Aetos on Ithaka and the "Greek Renaissance"


The archaeological evidence from the 8th c. BC is the material imprint of the Homeric Society. Polis (City State) constitutes the establishment of a new social order and gradually evolves into a synonym of the Greek way of life and culture for the centuries to come.

But what do we know about this society? What are the main characteristics of the Polis? How the Polis redefines the past and creates the future? The king, not an absolute monarch, is the head of a ruling elite, but it is not the point of reference as it functions in parallel and in connection with the vouli and the assembly of the people with civil rights (then the aristocrats). A Homeric king can be the head of more than one city.

Oikos, the House, forms the core of the society and its essential economic base. It is inextricably linked with the land, agricultural and livestock capital. It is the nucleus of production, economic development, concentration of power and formation of power relations. Agriculture and animal husbandry determine the economic and social power. The landowners, owing also great flocks of sheep and cattle, control the economy, finance (overseas) trade as well as form and control the expanding networks of communication and contacts. They are the ruling class, which as a dynamic social subject is constantly transformed in a context of a competition process, material evidence of which is testified archaeologically in the preeminent places of people?s gathering and forging relations, this is the Sanctuaries. The control of the sacred space, the connection with the divine and heroic, the forging of a social genealogy, going back to gods and heroes, ensure power and social control.

Taking place at the sanctuaries (mainly the rural ones), these processes lead to the emergence of the Polis (City State), whose gradual development in conjunction with the phenomenon of "colonization" results in the emergence of new social power groups and the development of contact networks.

This is the era of the "Greek Renaissance".


The mid 8th c. BC is the turning point in the development of the sanctuary at the foothills of Aetos. The sacred place acquires a symbolic landmark quality, whose fame expands far beyond the island of Ithaka, as the unique offerings testify.

The sanctuary is complementary linked to the sanctuary in the cave of Polis in northern Ithaca, as is evident from the kind and type of the votive offerings.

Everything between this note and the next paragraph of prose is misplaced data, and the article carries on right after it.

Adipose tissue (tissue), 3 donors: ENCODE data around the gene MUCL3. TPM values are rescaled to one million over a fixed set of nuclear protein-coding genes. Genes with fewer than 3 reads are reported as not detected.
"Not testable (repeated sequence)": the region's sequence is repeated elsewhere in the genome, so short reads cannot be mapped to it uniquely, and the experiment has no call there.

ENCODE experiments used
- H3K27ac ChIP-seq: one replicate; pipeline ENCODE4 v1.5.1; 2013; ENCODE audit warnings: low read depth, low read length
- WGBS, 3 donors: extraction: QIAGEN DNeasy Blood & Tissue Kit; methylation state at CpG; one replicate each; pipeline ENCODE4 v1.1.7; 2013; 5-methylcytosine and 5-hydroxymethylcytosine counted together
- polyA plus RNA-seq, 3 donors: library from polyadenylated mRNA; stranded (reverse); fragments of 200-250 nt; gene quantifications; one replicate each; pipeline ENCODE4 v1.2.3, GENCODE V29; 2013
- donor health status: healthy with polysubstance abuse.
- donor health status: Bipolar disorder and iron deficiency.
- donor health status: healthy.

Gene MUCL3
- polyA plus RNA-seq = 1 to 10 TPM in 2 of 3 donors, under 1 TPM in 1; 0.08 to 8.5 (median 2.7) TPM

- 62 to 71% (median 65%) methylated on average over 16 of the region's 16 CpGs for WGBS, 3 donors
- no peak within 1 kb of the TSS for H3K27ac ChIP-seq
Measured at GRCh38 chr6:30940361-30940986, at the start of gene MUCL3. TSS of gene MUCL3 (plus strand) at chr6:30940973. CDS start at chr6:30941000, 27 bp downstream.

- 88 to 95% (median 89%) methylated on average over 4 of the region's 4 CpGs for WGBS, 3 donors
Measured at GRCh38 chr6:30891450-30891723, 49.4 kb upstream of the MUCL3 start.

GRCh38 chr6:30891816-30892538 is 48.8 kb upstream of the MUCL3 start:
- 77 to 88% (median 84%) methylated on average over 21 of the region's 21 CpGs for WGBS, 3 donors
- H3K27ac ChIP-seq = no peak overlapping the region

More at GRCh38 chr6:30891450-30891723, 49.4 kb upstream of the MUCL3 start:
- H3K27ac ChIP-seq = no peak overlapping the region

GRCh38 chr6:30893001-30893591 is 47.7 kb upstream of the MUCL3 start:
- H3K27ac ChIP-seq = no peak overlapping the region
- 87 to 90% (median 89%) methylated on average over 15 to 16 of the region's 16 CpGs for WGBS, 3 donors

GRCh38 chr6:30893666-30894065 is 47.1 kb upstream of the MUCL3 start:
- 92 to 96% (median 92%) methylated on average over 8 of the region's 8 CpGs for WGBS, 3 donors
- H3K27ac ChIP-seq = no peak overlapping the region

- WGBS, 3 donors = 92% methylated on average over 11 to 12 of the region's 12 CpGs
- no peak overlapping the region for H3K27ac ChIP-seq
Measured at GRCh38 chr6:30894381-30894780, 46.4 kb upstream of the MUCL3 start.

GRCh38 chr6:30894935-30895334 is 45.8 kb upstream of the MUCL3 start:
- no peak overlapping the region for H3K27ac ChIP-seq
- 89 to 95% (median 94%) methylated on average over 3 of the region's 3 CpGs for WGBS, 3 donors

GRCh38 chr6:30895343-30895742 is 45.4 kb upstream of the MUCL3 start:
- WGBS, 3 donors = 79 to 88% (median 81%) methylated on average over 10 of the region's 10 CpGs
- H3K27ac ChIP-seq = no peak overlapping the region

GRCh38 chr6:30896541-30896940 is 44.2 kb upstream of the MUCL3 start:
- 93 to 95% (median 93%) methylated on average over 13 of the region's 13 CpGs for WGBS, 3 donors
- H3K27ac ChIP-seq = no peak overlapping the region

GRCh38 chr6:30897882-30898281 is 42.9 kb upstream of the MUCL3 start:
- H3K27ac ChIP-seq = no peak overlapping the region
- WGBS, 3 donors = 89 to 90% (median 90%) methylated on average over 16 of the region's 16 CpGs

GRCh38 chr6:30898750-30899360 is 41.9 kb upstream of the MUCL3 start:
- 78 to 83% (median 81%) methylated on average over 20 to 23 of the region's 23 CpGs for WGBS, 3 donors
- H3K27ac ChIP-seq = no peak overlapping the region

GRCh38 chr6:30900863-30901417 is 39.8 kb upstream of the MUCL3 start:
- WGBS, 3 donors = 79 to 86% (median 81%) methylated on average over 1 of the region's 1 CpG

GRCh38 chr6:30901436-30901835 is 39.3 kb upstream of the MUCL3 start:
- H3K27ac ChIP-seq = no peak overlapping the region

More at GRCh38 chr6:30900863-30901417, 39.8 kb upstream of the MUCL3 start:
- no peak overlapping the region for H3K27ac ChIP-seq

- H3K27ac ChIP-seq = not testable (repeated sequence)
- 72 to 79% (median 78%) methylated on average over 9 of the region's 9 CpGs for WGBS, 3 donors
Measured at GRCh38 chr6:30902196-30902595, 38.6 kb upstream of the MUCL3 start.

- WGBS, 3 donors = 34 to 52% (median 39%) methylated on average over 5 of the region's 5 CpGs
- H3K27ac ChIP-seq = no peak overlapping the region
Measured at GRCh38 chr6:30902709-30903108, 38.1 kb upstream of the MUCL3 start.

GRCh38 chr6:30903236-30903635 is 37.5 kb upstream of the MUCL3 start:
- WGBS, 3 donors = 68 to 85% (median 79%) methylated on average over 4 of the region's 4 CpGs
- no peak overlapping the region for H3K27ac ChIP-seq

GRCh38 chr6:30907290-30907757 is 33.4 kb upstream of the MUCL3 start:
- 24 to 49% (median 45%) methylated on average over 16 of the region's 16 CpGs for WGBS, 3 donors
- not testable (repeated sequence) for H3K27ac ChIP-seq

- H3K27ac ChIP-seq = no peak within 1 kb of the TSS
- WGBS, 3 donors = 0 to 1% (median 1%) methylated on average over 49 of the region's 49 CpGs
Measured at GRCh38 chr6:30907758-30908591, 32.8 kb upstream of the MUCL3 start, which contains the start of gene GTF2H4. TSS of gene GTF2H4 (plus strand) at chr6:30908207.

Archaeologically, the deposits of the sanctuary in Aetos can be distinguished stratigraphically in two phases, one covering the period from 760 to 730 BC and another, which covers the rest of the 8th century and continues into the 7th century.

The Corinthian influence is obvious. The first imports date as early as 780 BC. Euboean or Attica specimens are nearly absent. However, this is not the case as far as Corinth, Argos, Eastern Greece and Crete are concerned.


At the same time, the local pottery Workshop experiences an unprecedented dynamism, referring both to productivity and creativity.

It assimilates the Corinthian dominant trends and expands its sphere of influence.

The conventionally named "Kandyliotis Workshop" is considered ?trademark? of the Ithakan temperament. Its products have been found even at such important sanctuaries of the Era as the one of Hera Akraia in Perachora (near Corinth).

The 8th c. BC, is the period of gradual networking through the development of trade contacts. At the end of the century the so-called Greek Colonization begins. An immense network of Greek Poleis (city states) is created from the Black Sea, Minor Asia, Eastern Mediterranean, orth Africa, South Italy and Sicily to modern Marseilles.


The evolution from the austere, arranged zonally geometric decoration to the depiction of the human, animal and bird forms and the full of life and vitality curvilinear plant stems dated in the beginning of the Early Archaic Period (7th c. BC) can be traced step by step.

It? s indicative of the creative assimilation of the artistic trends introduced mainly by the Corinthian Workshop.

The spirit of the period of the so called "Greek Renaissance", as an era of transition, thus as a dynamic era of experimentation, is reflected in the equally dynamic, restless forms of a special morphological class of vessels, the so called ?libation vessels?. The potter now becomes an artist and shows his skills. He masters his art.


The Greek alphabet was formed in such a dynamic context and allowed ? among other - the recording of the Epic Cycles.

In Ithaca, specifically in the sanctuary of the Aetos, two of the earliest - although not the earliest- inscriptions in the Greek language have been unearthed. In the conical Oenochoe no. 490, bearing on the circular surface of its base a figurative representation of itself (a conical oenochoe), we read in hexameter a verse with obvious influences from the archaic Epic poems:

?Stranger, friend and faithfull partner...?
Dr Grigorios Grigorakakis, rchaeologist, Director of Ephorate of Antiquities of Cephalonia and Ithaca
Eleni Papafloratou, rchaeologist, Head of the Department